The ambitious programme of labour reforms presented by Gustavo Petro’s government has suffered a defeat in congress, casting one of the government’s landmark progressive policies into doubt.
The reforms had been developed by the Labour Ministry, headed by Gloria Ramírez, a former teacher trade unionist. The proposed reforms sought to strengthen worker rights, while improving job stability, conditions and pay. Core policies included regulating overtime pay at weekends and nights, clamping down on outsourcing, ensuring stable contracts and ending gender-based discrimination in income and conditions.
The reforms also aimed to strengthen the rights of workers in Colombia’s vast informal sector, which accounts for up to 60 per cent of the workforce. The pandemic further exposed the precarious conditions that millions of workers and their families endure to survive, with women overrepresented in informal areas such as domestic work, care and street vending.
According to the International Trade Union Confederation, Colombia has some of the poorest worker rights and conditions in the world. Other studies have shown that, while Colombia has around average GDP by Latin American standards, it has the second highest levels of inequality in the region. In other words, wealth is highly concentrated among a relatively small sector of the population.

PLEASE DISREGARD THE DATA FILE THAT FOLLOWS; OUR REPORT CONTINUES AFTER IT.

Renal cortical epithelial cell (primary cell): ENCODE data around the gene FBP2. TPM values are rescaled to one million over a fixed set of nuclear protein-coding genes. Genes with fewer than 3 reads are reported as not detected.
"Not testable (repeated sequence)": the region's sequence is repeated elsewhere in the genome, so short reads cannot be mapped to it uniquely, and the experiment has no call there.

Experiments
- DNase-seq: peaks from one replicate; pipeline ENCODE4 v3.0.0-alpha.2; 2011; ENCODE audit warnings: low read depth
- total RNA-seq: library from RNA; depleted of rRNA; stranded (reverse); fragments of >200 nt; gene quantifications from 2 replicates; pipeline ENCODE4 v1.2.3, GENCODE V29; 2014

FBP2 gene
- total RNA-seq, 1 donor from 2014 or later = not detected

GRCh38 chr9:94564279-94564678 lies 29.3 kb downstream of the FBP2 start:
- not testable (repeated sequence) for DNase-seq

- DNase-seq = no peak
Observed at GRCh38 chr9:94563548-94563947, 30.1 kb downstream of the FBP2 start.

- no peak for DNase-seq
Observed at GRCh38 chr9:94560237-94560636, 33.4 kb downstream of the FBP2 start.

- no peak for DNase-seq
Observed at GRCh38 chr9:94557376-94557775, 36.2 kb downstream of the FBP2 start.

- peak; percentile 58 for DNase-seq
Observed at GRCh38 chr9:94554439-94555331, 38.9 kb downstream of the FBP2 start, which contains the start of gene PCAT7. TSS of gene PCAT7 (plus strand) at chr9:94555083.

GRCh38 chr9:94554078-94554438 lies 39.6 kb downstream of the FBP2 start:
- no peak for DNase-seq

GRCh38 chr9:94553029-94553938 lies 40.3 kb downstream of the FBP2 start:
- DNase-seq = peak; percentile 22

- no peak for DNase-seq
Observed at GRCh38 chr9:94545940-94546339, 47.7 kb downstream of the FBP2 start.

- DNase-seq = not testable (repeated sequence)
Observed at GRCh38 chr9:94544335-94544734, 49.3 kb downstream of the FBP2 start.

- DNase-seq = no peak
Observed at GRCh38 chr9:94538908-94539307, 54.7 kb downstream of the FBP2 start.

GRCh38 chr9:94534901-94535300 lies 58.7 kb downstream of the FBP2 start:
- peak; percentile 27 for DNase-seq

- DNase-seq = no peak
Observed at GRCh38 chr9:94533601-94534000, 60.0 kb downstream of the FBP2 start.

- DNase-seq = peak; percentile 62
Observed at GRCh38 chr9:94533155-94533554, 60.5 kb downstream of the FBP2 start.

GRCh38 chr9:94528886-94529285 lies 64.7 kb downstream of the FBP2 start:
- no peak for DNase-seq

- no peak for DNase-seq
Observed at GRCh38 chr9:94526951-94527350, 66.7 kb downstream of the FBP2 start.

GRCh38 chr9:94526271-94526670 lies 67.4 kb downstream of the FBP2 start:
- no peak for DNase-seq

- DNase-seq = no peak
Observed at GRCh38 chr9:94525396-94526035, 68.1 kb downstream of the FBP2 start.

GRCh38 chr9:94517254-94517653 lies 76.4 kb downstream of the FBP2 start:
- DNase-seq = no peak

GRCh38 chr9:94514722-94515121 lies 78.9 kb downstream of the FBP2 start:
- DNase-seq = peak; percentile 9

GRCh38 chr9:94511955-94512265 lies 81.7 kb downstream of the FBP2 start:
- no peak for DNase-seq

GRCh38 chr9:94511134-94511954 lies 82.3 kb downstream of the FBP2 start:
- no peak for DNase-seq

The government will now likely present an altered set of labour reforms when congress initiates its next session on 20 July. The vote is a blow to trade unions and many others who view the reforms as essential to tackle Colombia’s appalling record on labour rights and inequality. ‘This demonstrates that the will for peace and a social pact does not exist within economic power,’ the president tweeted.
Petro was critical of business elites, who he said had ‘managed to co-opt the congress against the dignity of working people. They believe that gains come from slavery, long working-days and complete labour instability.’ He added that opposition legislators and sections of the press also bore responsibility for the defeat.
Following the vote, government congress members emphasised their determination to pass labour reforms. According to congress member María Fernanda Carrascal, who presented the reform in the congress, ‘we will have a labour reform, we will have dignified and decent work in Colombia.’
There were conflicting opinions as to whether the reforms were finished or whether the government could revive them in so-called extraordinary sessions. The labour reform is one of three reformist pillars advanced by the Petro administration since it took office last August, alongside the health reform, which has already been approved in congress, and the pensions reform.